The following day, Robert saw that Truth had added the story of the four youths to their series: Robert Rice Howard’s Fumbled Executions. It was reported that the youths had suffered torturous and drawn-out deaths after being strangled, rather than properly hung, by ropes that were too short. In the past, Robert had also prepared ropes that, in the end, were too long and it had become common for many shillings and pounds to be wagered on such outcomes.

A white streak in the blue sky glided in front of the sun and the sensitive gnarl beneath Robert’s eyes sensed a sharp cool breeze. He pulled at the rope in the water and shuffled his feet on the rock. Lady still hadn’t returned and he peered out across the beach. Robert’s ear caught the voices of youthful shouting and laughter. He went looking for Lady and as the voices grew he heard Lady moan. From the top of a dune, Robert saw Lady surrounded by four teenagers.

“Don’ stand behind ‘er!”, he yelled.

They looked up at him and froze. One screamed out, “It’s Nosey Bob!”, and they all scattered before regrouping farther away. One of the boys stood in front, turned his back to Robert and bent over.

“Smell tha’ one could ya? ‘ey?”, one of them shouted across at Robert.

The sand squealed as Robert ran over to Lady and the four boys fled over the dunes with fading cackles. Lady had some beer froth over her mouth and the two empty glasses were lying next to her in dark patches of sand. Robert picked up the glasses and went over to wash the sand off in a nearby lagoon. He scooped up some water in his hands and splashed his face, letting out a wheezy muffled groan. With the glasses back in her saddle and a few more coins to purchase a fill, Robert sent Lady back to Dunlop’s.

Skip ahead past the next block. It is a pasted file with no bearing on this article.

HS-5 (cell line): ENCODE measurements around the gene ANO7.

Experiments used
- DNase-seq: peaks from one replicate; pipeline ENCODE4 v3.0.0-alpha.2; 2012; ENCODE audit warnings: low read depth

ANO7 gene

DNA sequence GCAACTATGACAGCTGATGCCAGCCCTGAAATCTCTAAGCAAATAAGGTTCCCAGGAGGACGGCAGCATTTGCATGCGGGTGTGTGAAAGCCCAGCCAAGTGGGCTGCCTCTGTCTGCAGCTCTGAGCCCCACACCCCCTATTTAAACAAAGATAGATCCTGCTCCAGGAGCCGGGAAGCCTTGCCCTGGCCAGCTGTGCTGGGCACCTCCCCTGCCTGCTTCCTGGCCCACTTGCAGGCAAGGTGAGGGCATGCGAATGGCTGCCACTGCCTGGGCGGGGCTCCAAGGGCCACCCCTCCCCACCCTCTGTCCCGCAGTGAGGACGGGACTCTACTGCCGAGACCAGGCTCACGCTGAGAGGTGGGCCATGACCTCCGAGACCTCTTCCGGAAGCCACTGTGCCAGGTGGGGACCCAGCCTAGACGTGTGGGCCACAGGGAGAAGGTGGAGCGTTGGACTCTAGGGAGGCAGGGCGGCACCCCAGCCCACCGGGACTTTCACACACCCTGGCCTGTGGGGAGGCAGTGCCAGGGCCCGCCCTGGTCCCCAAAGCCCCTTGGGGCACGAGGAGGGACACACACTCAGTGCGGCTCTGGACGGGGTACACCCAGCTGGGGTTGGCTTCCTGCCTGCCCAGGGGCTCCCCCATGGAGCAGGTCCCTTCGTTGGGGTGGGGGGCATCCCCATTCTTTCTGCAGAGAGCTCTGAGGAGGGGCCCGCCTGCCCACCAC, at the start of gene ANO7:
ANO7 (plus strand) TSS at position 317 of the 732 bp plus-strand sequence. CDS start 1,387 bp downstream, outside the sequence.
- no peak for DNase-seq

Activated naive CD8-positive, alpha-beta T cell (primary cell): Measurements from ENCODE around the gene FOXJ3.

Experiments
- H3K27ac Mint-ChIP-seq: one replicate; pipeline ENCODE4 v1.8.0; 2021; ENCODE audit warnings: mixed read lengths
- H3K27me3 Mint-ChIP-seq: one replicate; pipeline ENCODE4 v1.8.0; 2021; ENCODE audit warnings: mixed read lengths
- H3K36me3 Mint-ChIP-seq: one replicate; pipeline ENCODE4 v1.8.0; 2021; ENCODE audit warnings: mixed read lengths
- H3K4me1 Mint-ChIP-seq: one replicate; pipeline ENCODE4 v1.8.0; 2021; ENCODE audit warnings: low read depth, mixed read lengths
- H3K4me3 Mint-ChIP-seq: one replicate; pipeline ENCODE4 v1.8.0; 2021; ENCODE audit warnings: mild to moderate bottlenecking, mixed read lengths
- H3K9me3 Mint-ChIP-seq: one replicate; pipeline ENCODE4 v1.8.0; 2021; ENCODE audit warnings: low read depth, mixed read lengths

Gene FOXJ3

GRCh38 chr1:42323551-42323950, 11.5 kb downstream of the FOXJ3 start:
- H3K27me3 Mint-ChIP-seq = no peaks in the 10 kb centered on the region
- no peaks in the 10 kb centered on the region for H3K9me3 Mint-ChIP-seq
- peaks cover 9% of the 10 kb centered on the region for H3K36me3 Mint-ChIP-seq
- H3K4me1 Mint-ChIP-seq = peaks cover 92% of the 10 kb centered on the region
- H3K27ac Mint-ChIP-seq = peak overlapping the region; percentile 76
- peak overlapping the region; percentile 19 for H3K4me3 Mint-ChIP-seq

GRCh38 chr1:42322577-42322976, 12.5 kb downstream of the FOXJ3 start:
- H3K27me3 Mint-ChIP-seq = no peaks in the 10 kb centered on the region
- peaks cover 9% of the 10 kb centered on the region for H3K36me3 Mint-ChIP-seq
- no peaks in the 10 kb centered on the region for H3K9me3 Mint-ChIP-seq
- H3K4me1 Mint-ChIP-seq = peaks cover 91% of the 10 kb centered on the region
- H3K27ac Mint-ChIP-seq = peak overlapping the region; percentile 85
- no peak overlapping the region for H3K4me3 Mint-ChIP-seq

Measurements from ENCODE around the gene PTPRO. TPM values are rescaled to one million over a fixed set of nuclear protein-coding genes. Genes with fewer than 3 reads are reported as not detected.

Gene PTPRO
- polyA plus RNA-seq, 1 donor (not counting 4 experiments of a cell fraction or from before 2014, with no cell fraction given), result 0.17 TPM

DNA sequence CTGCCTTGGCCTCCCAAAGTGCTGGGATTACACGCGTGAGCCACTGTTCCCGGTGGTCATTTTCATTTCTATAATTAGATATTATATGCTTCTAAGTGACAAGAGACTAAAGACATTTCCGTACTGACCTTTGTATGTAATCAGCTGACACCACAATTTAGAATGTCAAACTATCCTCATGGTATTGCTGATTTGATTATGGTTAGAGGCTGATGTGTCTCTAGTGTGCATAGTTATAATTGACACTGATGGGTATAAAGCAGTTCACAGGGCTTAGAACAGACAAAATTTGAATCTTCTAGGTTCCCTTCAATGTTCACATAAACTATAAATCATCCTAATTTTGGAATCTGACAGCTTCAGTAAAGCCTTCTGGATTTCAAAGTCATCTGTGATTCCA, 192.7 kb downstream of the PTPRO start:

Robert walked back along the tumbling sand towards his baited hooks. ‘The Bondi Estate’ was once a much quieter place, owned by Edward Hall and Hall’s son-in-law, Francis O’Brien. Much had changed since the turn of the century when a local reporter went against the ‘no daylight bathing’ law, setting in motion a big change down at the beach.

In all the time it took Lady to return from Dunlop’s Cliff pub, Robert’s rope hung in the same curve between his ankle and the water. Soon one fist followed the other and he pulled the rope into loops at his feet, eventually throwing the scraggly piece of bait back into the ocean.

Robert gazed across the bay at Waverly Cemetery where his wife, Jane, lay resting and his eyes settled on his miniscule patch that waited by her side. He went over to Lady’s saddle-bag and saw that the publican had obliged with a second round of beers. Robert raised a glass up and out to the horizon and took a sip. It was the last year he would endure a 7th of January.